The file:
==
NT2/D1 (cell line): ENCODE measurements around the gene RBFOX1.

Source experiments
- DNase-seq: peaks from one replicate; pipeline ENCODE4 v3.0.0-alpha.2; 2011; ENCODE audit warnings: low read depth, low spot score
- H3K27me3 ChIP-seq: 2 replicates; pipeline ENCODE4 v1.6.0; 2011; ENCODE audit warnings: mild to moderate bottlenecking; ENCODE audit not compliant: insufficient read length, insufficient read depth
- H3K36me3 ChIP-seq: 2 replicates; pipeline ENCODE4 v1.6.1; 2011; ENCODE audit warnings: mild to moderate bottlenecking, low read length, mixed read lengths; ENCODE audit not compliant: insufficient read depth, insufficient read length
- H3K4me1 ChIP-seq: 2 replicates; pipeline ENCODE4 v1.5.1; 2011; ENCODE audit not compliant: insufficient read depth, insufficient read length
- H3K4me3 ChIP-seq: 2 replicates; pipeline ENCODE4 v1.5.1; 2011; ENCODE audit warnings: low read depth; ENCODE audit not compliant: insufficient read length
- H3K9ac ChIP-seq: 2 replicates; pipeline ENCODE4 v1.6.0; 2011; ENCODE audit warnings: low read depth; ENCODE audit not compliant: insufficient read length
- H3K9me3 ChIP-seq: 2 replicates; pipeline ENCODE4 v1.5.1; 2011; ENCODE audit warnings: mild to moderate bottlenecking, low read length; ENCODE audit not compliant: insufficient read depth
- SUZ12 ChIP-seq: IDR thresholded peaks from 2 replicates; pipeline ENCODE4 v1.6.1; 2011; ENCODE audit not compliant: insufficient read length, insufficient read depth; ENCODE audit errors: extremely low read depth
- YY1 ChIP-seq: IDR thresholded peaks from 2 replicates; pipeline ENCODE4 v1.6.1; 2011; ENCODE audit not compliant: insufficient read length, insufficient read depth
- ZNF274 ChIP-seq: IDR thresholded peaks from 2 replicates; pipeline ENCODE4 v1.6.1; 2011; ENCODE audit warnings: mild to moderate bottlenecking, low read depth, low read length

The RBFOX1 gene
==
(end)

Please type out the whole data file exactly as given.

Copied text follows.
NT2/D1 (cell line): ENCODE measurements around the gene RBFOX1.

Source experiments
- DNase-seq: peaks from one replicate; pipeline ENCODE4 v3.0.0-alpha.2; 2011; ENCODE audit warnings: low read depth, low spot score
- H3K27me3 ChIP-seq: 2 replicates; pipeline ENCODE4 v1.6.0; 2011; ENCODE audit warnings: mild to moderate bottlenecking; ENCODE audit not compliant: insufficient read length, insufficient read depth
- H3K36me3 ChIP-seq: 2 replicates; pipeline ENCODE4 v1.6.1; 2011; ENCODE audit warnings: mild to moderate bottlenecking, low read length, mixed read lengths; ENCODE audit not compliant: insufficient read depth, insufficient read length
- H3K4me1 ChIP-seq: 2 replicates; pipeline ENCODE4 v1.5.1; 2011; ENCODE audit not compliant: insufficient read depth, insufficient read length
- H3K4me3 ChIP-seq: 2 replicates; pipeline ENCODE4 v1.5.1; 2011; ENCODE audit warnings: low read depth; ENCODE audit not compliant: insufficient read length
- H3K9ac ChIP-seq: 2 replicates; pipeline ENCODE4 v1.6.0; 2011; ENCODE audit warnings: low read depth; ENCODE audit not compliant: insufficient read length
- H3K9me3 ChIP-seq: 2 replicates; pipeline ENCODE4 v1.5.1; 2011; ENCODE audit warnings: mild to moderate bottlenecking, low read length; ENCODE audit not compliant: insufficient read depth
- SUZ12 ChIP-seq: IDR thresholded peaks from 2 replicates; pipeline ENCODE4 v1.6.1; 2011; ENCODE audit not compliant: insufficient read length, insufficient read depth; ENCODE audit errors: extremely low read depth
- YY1 ChIP-seq: IDR thresholded peaks from 2 replicates; pipeline ENCODE4 v1.6.1; 2011; ENCODE audit not compliant: insufficient read length, insufficient read depth
- ZNF274 ChIP-seq: IDR thresholded peaks from 2 replicates; pipeline ENCODE4 v1.6.1; 2011; ENCODE audit warnings: mild to moderate bottlenecking, low read depth, low read length

The RBFOX1 gene